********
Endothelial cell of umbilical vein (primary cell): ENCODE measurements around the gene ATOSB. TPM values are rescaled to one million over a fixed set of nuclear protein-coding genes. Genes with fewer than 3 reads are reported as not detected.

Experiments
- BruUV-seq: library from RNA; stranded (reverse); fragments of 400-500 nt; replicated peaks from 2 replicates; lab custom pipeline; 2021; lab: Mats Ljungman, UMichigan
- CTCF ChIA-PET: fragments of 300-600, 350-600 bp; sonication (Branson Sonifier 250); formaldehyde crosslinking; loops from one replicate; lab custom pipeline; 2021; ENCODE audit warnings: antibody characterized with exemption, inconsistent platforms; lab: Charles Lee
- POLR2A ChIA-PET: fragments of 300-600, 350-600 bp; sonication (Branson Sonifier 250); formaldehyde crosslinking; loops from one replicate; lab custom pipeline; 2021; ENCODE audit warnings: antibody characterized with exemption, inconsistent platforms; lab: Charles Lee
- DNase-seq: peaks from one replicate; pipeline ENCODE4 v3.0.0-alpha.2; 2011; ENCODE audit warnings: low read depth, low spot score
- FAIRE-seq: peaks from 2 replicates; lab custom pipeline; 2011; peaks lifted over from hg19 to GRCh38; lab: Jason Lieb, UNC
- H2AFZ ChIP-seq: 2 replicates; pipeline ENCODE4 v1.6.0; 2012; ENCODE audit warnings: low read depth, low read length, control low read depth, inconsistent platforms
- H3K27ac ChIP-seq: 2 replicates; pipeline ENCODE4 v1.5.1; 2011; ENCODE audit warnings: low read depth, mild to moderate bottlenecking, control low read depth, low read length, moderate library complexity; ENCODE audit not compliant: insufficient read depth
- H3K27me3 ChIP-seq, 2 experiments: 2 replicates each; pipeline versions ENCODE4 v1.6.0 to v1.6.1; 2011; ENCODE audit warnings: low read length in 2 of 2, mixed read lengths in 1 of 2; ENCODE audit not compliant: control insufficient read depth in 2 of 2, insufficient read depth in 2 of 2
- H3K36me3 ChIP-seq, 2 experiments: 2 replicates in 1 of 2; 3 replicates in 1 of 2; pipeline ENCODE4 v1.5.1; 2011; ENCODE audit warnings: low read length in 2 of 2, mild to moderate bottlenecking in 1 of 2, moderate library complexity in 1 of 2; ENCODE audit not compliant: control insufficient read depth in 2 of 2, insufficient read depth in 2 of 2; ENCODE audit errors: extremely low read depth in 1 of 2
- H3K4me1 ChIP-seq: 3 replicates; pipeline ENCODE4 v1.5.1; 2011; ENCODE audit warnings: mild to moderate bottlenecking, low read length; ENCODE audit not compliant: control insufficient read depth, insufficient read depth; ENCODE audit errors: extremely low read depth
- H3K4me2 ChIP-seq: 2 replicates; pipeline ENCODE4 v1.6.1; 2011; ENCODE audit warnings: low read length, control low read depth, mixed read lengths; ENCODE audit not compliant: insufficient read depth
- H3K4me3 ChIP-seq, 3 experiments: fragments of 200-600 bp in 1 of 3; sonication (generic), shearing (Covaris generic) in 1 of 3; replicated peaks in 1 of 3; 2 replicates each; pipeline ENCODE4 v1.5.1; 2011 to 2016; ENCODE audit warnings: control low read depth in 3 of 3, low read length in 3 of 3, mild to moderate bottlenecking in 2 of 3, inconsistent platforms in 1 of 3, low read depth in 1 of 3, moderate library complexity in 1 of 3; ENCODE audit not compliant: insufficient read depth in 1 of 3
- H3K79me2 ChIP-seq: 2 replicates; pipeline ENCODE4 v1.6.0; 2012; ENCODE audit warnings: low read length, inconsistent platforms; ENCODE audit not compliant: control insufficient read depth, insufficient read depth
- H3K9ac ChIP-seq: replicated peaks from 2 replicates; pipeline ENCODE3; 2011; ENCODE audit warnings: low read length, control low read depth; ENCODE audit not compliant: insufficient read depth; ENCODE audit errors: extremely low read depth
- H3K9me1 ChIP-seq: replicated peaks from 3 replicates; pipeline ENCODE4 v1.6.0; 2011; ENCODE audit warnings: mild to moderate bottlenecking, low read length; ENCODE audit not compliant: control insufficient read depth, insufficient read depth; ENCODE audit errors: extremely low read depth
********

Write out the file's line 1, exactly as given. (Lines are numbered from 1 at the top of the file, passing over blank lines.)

Endothelial cell of umbilical vein (primary cell): ENCODE measurements around the gene ATOSB. TPM values are rescaled to one million over a fixed set of nuclear protein-coding genes. Genes with fewer than 3 reads are reported as not detected.